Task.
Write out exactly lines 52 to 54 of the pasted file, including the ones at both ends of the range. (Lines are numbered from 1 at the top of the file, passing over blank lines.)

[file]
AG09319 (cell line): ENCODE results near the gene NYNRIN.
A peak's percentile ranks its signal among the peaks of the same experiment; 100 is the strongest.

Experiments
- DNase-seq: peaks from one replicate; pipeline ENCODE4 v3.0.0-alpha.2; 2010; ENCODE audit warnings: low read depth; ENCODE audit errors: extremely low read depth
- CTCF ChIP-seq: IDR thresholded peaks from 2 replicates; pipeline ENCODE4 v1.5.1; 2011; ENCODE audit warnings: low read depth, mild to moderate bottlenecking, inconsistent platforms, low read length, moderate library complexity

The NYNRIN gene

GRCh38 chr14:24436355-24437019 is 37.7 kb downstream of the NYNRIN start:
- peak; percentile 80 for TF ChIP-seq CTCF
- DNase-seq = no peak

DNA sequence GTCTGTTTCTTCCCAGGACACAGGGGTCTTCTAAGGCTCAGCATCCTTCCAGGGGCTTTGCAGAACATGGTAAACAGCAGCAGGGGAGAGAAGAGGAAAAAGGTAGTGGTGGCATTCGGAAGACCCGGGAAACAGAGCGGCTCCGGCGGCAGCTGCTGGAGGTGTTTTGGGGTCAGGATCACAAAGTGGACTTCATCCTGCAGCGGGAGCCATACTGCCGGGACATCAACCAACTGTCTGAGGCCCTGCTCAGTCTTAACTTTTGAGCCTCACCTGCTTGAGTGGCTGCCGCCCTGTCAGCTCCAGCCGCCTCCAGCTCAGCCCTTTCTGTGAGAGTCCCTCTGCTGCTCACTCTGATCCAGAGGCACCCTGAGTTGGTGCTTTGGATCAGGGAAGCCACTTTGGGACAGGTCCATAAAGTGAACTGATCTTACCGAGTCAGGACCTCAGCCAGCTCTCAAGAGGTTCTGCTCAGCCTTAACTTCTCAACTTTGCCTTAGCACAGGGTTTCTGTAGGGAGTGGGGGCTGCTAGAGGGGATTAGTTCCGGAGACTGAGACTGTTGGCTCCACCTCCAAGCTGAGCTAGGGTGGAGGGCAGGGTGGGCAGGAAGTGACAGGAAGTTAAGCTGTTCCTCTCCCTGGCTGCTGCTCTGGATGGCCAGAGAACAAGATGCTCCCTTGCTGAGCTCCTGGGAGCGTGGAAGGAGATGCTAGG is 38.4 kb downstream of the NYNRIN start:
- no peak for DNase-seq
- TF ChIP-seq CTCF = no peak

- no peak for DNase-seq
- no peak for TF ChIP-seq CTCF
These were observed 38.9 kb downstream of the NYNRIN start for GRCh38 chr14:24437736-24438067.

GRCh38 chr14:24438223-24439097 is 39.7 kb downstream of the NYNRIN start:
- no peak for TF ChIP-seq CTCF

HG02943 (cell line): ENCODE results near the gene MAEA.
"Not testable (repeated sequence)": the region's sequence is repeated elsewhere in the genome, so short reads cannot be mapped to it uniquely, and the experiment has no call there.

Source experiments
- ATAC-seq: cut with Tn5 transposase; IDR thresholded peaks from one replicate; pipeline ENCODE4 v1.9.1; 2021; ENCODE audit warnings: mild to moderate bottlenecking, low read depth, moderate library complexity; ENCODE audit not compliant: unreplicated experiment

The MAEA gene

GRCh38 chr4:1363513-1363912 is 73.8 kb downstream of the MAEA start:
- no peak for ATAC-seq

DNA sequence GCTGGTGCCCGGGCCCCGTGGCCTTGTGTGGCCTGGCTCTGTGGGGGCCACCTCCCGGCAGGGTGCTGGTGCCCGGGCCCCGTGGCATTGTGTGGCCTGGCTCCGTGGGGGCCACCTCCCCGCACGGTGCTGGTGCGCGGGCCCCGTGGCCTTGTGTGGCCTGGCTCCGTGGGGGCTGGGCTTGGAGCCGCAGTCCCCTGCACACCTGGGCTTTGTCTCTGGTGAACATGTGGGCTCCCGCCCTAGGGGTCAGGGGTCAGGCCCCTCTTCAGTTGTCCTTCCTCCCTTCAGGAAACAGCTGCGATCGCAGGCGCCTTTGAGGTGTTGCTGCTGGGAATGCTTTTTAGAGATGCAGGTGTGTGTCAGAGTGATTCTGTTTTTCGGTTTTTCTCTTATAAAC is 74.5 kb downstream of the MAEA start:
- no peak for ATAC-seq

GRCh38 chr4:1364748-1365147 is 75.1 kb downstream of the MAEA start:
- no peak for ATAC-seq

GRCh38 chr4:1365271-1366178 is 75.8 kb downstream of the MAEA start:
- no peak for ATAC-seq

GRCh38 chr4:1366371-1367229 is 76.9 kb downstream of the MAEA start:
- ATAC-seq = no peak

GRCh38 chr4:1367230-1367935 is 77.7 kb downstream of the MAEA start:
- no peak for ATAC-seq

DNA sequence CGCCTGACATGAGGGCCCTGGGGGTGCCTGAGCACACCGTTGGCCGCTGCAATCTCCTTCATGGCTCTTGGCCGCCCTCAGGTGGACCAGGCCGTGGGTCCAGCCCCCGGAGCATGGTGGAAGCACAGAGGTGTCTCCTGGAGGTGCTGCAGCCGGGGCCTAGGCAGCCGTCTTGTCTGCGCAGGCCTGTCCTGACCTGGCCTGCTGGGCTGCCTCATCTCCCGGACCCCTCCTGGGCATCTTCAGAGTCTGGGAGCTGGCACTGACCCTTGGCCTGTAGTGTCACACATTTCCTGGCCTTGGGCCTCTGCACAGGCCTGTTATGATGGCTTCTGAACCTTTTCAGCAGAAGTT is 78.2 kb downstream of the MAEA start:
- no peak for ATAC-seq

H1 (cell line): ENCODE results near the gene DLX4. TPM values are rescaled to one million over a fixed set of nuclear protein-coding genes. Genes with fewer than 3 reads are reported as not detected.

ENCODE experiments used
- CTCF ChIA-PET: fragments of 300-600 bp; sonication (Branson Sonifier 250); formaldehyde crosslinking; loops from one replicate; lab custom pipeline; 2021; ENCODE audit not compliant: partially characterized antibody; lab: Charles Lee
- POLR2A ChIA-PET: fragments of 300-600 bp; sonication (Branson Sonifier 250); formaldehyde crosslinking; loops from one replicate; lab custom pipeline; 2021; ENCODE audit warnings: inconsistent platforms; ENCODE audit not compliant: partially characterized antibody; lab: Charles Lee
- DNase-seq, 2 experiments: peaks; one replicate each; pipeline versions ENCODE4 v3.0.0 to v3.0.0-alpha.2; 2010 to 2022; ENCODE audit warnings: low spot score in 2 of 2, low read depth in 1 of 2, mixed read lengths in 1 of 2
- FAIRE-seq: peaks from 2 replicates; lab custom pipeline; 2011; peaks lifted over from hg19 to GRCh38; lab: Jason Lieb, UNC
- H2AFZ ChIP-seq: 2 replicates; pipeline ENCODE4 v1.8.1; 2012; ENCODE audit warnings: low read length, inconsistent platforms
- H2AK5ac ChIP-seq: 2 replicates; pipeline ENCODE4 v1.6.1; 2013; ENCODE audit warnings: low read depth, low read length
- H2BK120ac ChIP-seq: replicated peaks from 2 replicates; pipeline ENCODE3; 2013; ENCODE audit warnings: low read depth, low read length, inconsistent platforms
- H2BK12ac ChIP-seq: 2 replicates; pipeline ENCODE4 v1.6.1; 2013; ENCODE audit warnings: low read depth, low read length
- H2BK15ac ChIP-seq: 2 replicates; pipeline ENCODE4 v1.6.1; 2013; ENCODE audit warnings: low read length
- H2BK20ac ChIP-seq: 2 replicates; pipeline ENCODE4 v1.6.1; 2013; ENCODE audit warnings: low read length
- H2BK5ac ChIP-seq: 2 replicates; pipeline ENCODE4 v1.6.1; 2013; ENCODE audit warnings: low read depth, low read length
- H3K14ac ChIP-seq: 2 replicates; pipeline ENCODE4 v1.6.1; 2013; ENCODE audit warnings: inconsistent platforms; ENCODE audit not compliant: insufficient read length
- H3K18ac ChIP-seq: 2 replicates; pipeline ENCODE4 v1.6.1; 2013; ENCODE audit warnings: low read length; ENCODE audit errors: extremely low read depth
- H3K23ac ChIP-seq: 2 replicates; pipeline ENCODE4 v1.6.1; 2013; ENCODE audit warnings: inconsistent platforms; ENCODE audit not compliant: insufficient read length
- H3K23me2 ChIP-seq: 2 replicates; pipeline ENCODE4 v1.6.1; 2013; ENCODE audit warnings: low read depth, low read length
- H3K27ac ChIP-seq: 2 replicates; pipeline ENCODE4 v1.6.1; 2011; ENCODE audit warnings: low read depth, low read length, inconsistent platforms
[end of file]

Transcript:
- H3K23ac ChIP-seq: 2 replicates; pipeline ENCODE4 v1.6.1; 2013; ENCODE audit warnings: inconsistent platforms; ENCODE audit not compliant: insufficient read length
- H3K23me2 ChIP-seq: 2 replicates; pipeline ENCODE4 v1.6.1; 2013; ENCODE audit warnings: low read depth, low read length
- H3K27ac ChIP-seq: 2 replicates; pipeline ENCODE4 v1.6.1; 2011; ENCODE audit warnings: low read depth, low read length, inconsistent platforms